Of course, we have always suspected that The Tabloids Cannot Be Trusted, but since Diana was pursued to her death by bloodthirsty paparazzi, the argument is over. Earl Spencer might have said in the heat of the moment that all newspapers editors and proprietors had blood on their hands that day, but it was the tabloid editors he banned from his sister's funeral. Now these same editors are going to be responsible for a broad- brush privacy law which will prevent real newspapers from seeking out truths vital to the public interest.
If only it were all so clear-cut.
Things have been uncomfortable here at Canary Wharf ever since the Independents came over to join the Mirror titles and our shared canteen ran out of Earl Grey tea bags. This was taken as a bad sign by both sides. But in recent weeks, for many broadsheet newspapers, tabloid-baiting has become almost a daily sport.
In a recent article in the Independent, Polly Toynbee advised aspiring journalists: "Do not imagine that starting on the Daily Grub or Sunday Scum is a first rung on a ladder to something honourable," she wrote. "Unless you are exceptionally lucky, it is only a training in grubby and scummy journalism. What's more, for anyone with even a few ideals it will be humiliating and probably shameful."
Aside from being arrogant and patronising, the assumption that only people who write for A2-sized publications have any honour is also more than a little bit convenient. We are washing the blood from our hands by wiping them on the dirty rags at the lower end of the market.
In fact broadsheet papers have spent years riding on the coat-tails of our high-circulation counterparts, scurrying after the stories they have dared to break. Every broadsheet paper runs its own version of "Titillating Tales Ripped Off From the Tabs". At least the tabloids play it straight.
When I joined the Independent on Sunday from the Sunday Mirror the real difference as a reporter was that the words were longer and you could make more than one point in a paragraph. (A tabloid hack once said that the two longest words he had ever tried to get into the Sun were "marmalade" and "corrugated iron" - when he looked in the paper next day they had been changed to "jam" and "tin"). Many more of the same subjects were covered than you might think.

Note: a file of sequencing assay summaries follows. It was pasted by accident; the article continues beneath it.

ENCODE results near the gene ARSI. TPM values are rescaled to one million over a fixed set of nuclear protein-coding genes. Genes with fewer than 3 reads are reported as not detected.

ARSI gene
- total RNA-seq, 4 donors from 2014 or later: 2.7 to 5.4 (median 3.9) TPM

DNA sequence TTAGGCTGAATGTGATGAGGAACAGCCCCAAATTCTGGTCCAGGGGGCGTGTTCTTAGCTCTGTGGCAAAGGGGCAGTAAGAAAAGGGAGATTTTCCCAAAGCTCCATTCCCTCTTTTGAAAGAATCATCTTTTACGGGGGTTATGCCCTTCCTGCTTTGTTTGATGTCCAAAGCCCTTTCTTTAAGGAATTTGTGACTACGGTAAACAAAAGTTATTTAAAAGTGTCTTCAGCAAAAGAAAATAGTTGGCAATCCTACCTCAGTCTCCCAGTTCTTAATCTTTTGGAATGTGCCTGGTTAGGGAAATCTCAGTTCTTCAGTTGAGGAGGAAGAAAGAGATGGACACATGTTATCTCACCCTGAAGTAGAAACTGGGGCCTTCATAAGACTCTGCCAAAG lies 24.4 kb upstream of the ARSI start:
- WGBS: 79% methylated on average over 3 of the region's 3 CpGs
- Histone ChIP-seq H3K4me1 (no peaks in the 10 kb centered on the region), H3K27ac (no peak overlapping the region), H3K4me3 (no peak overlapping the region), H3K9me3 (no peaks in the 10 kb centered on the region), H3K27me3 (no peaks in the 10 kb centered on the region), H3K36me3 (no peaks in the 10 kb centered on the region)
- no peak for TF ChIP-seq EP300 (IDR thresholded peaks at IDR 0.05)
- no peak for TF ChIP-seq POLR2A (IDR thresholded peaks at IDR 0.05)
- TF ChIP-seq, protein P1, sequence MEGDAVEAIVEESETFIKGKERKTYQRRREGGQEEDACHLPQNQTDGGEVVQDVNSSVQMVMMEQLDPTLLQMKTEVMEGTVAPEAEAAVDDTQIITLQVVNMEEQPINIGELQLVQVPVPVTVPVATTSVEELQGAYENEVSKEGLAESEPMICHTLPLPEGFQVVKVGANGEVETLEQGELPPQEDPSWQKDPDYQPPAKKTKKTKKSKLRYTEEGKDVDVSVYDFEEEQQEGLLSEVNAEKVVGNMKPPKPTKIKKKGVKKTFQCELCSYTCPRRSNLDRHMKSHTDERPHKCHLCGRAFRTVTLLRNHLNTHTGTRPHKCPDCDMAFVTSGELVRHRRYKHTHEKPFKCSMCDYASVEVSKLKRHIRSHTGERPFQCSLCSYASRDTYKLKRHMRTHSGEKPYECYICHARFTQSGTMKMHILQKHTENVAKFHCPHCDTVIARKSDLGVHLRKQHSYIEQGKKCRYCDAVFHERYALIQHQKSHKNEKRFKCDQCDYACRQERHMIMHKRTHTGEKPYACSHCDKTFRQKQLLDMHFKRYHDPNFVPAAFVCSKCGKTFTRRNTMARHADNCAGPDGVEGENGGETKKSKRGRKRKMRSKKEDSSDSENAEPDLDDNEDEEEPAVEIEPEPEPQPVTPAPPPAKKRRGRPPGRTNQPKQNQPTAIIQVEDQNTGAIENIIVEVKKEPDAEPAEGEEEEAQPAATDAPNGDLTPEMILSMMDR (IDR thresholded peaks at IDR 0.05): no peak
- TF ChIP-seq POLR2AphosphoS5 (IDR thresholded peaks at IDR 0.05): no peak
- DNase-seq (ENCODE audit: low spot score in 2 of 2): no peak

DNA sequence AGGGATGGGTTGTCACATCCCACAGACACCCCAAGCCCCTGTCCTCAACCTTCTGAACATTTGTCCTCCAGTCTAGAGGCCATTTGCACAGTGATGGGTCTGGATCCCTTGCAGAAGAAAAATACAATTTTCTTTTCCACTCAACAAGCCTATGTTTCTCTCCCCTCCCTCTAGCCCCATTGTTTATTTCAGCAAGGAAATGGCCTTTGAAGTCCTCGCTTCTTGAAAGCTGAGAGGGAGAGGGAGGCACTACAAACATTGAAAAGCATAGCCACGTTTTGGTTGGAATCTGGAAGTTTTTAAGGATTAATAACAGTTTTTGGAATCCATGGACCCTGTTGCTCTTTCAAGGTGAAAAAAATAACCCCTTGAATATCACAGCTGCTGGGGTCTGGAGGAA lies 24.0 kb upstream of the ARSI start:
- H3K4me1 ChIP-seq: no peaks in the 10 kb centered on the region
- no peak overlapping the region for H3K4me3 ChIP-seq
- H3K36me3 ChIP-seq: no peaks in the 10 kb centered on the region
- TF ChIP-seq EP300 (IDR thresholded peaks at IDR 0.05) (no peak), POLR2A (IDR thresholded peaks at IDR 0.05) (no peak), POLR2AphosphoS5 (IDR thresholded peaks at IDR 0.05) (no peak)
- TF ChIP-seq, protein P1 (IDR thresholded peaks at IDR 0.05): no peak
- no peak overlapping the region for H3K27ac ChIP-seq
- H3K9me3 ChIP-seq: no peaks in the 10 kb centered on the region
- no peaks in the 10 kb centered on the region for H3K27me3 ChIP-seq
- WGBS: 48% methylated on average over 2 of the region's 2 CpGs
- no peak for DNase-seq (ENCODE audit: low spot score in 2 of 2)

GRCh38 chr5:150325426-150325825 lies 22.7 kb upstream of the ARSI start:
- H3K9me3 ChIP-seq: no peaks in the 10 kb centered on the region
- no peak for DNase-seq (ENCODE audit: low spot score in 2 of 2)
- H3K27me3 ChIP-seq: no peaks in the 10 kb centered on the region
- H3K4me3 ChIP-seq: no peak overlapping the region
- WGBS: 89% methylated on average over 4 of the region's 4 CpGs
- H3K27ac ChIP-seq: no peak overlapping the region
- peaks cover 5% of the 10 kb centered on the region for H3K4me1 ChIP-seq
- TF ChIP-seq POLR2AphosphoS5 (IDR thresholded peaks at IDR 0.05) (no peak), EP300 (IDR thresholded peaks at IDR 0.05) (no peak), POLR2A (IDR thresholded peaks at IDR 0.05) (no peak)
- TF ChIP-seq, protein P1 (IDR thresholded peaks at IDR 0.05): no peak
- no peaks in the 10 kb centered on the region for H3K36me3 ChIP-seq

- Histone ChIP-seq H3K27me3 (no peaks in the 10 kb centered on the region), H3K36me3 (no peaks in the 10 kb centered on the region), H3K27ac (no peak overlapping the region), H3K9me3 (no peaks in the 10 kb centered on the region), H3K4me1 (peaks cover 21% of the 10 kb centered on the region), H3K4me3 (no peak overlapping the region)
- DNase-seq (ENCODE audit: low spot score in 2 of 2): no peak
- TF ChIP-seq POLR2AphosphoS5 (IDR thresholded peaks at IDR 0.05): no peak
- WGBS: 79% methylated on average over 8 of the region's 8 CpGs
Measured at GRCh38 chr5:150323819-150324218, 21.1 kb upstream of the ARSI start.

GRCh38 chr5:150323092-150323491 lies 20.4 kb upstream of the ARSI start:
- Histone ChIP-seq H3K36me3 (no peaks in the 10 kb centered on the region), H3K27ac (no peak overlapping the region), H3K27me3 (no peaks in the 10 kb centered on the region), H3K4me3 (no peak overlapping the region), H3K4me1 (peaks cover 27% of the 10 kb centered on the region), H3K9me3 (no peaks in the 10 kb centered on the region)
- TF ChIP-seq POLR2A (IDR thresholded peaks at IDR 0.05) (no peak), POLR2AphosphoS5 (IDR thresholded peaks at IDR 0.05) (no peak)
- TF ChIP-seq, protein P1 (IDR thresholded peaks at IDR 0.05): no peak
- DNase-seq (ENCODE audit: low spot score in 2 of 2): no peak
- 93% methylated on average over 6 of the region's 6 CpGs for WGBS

Yes, there were fewer moral dilemmas, fewer rows over whether some stories were really justifiable, but if you are afraid of moral dilemmas and you can't win an argument you probably shouldn't be in journalism. It's much harder working for tabloids, getting a complex idea across simply and concisely, weeding out all the words you'd stuck in to make yourself look clever. It can be good for the soul to write about what people are talking about in the pub, rather than what you think they ought to be.
Most of all I loved the people that I worked with, who far from being the scum of the earth, are in the main decent people from ordinary backgrounds who love a job they see as primarily being about the pursuit of truth; people who haven't disappeared just because Paul Foot and John Pilger fell out with the tabloid world. I moved newspapers for a better job, not because there was anything inherently superior about working for a broadsheet.
On Tuesday Andrew Marr, the editor of the Independent, wrote a moving elegy to the paper's late columnist Ruth Picardie, which went beyond an obituary to become almost a vindication of journalists. Look, he said, there are still a lot of good, decent journalists. I would like to make that sort of claim for the tabloid hacks I have worked with.
We are all of us in the gutter, but you don't have to work for a broadsheet to be looking up at the stars.Reuse content